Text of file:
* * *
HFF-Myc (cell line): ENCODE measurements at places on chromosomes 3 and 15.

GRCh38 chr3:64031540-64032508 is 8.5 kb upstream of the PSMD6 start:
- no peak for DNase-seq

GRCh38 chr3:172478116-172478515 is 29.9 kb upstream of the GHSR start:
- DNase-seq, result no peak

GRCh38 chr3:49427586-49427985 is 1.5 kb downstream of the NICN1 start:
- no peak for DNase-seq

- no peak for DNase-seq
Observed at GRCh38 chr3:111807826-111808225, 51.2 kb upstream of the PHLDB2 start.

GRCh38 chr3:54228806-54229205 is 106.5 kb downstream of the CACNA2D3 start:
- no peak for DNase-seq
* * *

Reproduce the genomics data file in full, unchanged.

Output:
HFF-Myc (cell line): ENCODE measurements at places on chromosomes 3 and 15.

GRCh38 chr3:64031540-64032508 is 8.5 kb upstream of the PSMD6 start:
- no peak for DNase-seq

GRCh38 chr3:172478116-172478515 is 29.9 kb upstream of the GHSR start:
- DNase-seq, result no peak

GRCh38 chr3:49427586-49427985 is 1.5 kb downstream of the NICN1 start:
- no peak for DNase-seq

- no peak for DNase-seq
Observed at GRCh38 chr3:111807826-111808225, 51.2 kb upstream of the PHLDB2 start.

GRCh38 chr3:54228806-54229205 is 106.5 kb downstream of the CACNA2D3 start:
- no peak for DNase-seq